Address to Lt. Gov. Wilmot and His Reply.
At 3 o’clock this afternoon the Dominion and Centennial Exhibition was formally opened. His Honor Lieut-Governor Wilmot was accompanied by his aides-de-camp and by Sir Leonard. Members of the Government, of the Legislature, of the Exhibition Commission, civic officials, U. S. consul, officers of the H. M. S. “Garnet” and U.S. ship “Alliance,” and others were present. The Lieut-Governor was received with a salute, fired by Battery No.10, N. B. B. G. Artillery, Capt. Armstrong. His Honor having entered the building was presented with the following address, which was read by Hon. David McLellan:-
To His Honor the Honorable Robert Duncan Wilmot, Lieutenant Governor of the Province of New Brunswick, etc, etc, etc.
May it please Your Honor:
The Commission to whom has been entrusted the duty of organizing and holding in the City of S. John a Dominion and Centennial Exhibition, embracing agricultural, manufacturing, industrial and other exhibits from all parts of the Dominion have much pleasure in announcing to your honor that their efforts in that behalf have been generously responded to by the people of Canada.
We are pleased to state that all of the Provinces of the Dominion are represented in this Exhibition in friendly rivalry for preeminence in their respective departments of industrial pursuits.
It is peculiarly appropriate that this Exhibition should, this year, be held in this city. One hundred years ago, a company of men devoted to king and country, landed upon the present site of the City of Saint John. It was then a bleak and rocky shore. It is today the home of a progressive and energetic people. We may learn of our progress during the century by the evidences around us, in these buildings. Our advancement we believe, has been steady, permanent and healthy. The possibilities of our Dominion are indeed great. We are rich in the products of the field, the forest, the mine and the fisheries. In addition to these great natural resources, we have an intelligent and industrious people, rapidly increasing.
The blessing of peace, without which there can be no real progress, have been ours, and the fruits thereof are seen in our midst to-day. It is our earnest prayer that an all wise beneficent Providence may, in still larger measure, continue these blessings to our common country, and preserve unbroken the bond of love and loyalty which binds us to the British throne.
We are especially gratified in having your Honor with us to open this Exhibition. We look upon your as one of ourselves. A native of New Brunswick and for many years a resident of this city, you have ever taken an active interest in public affairs, and have watched we believe with pleasure the material and social progress of the Province and the Dominion at large. We thank you for your cordial readiness to be present on this occasion, and take part in the opening proceedings, and we now respectfully request your Honor to declare this Exhibition open to the public.
David McLellan, President.
St. John, N. B. 1st Oct, 1883
His Honor replied as follows:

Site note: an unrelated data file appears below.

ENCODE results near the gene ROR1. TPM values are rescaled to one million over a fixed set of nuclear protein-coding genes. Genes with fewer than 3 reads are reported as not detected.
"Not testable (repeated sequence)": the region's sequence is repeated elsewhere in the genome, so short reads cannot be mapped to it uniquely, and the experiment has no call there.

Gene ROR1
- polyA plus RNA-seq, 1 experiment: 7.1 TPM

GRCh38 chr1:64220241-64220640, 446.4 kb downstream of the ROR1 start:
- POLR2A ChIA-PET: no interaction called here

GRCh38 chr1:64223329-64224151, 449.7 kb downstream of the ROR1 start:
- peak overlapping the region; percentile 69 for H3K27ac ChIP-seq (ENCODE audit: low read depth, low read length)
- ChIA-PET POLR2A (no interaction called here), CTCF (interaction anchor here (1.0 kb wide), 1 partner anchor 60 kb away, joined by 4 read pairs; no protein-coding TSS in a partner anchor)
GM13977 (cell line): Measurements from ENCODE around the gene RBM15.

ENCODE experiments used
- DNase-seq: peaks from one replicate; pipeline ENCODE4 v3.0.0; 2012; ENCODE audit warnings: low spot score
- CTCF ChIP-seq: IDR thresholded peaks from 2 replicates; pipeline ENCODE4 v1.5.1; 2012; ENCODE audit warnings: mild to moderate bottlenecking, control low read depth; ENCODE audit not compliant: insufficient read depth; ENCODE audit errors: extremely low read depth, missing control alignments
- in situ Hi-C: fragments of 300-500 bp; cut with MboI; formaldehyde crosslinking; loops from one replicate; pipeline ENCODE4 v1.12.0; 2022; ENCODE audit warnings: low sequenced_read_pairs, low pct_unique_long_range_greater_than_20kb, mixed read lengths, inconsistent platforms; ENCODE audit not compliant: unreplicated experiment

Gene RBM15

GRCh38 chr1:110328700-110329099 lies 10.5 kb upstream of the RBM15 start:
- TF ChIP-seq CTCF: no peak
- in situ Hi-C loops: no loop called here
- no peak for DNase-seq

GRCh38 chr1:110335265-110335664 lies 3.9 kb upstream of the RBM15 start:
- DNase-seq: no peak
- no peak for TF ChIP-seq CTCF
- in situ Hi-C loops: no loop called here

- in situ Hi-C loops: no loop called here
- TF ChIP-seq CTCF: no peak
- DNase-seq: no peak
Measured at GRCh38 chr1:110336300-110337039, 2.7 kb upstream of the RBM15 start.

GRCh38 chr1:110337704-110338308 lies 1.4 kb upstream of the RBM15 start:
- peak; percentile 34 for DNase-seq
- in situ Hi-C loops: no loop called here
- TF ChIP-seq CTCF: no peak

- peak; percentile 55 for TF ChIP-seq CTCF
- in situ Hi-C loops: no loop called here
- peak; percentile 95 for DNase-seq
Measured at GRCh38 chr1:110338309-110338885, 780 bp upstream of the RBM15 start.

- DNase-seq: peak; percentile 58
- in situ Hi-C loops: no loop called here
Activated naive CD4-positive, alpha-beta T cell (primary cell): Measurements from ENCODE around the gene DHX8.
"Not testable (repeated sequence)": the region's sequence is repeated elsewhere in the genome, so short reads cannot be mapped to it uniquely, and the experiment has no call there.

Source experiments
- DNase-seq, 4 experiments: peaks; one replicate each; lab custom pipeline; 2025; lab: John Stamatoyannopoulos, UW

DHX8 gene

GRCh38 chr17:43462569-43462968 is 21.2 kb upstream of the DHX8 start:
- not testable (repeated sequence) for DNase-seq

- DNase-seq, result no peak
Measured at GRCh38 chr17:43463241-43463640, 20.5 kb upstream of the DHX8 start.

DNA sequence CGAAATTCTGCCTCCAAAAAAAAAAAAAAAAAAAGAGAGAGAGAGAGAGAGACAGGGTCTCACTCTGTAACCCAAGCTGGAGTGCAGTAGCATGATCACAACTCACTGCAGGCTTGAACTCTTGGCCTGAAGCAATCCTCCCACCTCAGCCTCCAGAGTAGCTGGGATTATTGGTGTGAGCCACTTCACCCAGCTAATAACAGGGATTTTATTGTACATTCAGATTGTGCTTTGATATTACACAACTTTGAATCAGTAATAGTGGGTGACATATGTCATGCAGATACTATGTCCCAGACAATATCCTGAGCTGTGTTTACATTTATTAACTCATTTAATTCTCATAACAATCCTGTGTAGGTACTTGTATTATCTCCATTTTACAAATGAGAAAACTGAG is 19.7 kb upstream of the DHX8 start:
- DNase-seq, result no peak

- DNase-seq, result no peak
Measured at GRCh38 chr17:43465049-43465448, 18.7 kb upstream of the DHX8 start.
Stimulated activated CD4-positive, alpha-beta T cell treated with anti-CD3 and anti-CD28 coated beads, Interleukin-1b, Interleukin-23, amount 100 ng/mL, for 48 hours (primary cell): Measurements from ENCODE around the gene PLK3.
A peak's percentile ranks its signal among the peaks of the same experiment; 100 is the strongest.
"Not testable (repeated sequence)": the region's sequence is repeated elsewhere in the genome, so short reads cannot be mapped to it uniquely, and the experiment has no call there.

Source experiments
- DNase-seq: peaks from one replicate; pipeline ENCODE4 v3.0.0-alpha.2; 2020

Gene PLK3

To the Chairman and Gentlemen of the commission for holding the Dominion and Centennial Exhibition in this city:
I thank you sincerely for your kind address, and it affords me extreme gratification to know that your labors and efforts have been successful in inducing the people in the several Provinces of the Dominion to contribute specimens of their valid industries to this Exhibition, in the Centennial year of our Provincial history.
Under the benign rule of our Most Gracious Queen the people of this Dominion enjoy the blessings of peace and security together with all those constitutional rights under a self-government, and it only requires wise statesmanship and patriotic legislation to enable all of them to procure the necessaries and comforts and many of the luxuries of life that the varied natural resources of this wide Dominion can, with the blessing of God, yield to intelligent and energetic industry.
As a descendant of those loyal men whose motto was to fear God and honor the king, who gave the best proof of their loyalty and attachment to the British throne by abandoning their property 100 years ago and coming to the rock-bound coasts of the Maritime Provinces to hew out for themselves new homes in the perennial forest, I heartily join with you in giving honor to their memory and their energy.
I have personally to thank you for your expression of kingly feelings towards myself, after a period of nearly forty years spend in public life, during a part of the time connected with the city of St. John as Mayor and Alderman, and for many years a representative in the Local Legislature of this Province as member for the city and county of Saint John, it is very gratifying to me to be assured that I still retain your confidence. It has been my anxious desire at all times in the performance of my public duties, to have a sole regard to the public interests.
His Honor then started the big engine in machinery hall, and the ceremony was complete.
SALUTING THE AMERICAN FLAG
After the artillery salute had been fired, on the Governor’s arrival, H. M. S. “Garnet” ran up the American flag and fired a royal salute of 21 guns, in return for the salute of the British flag at the Yorktown centenary. The U.S. warship “Alliance” gave a salute in reply to that from the “Garnet.”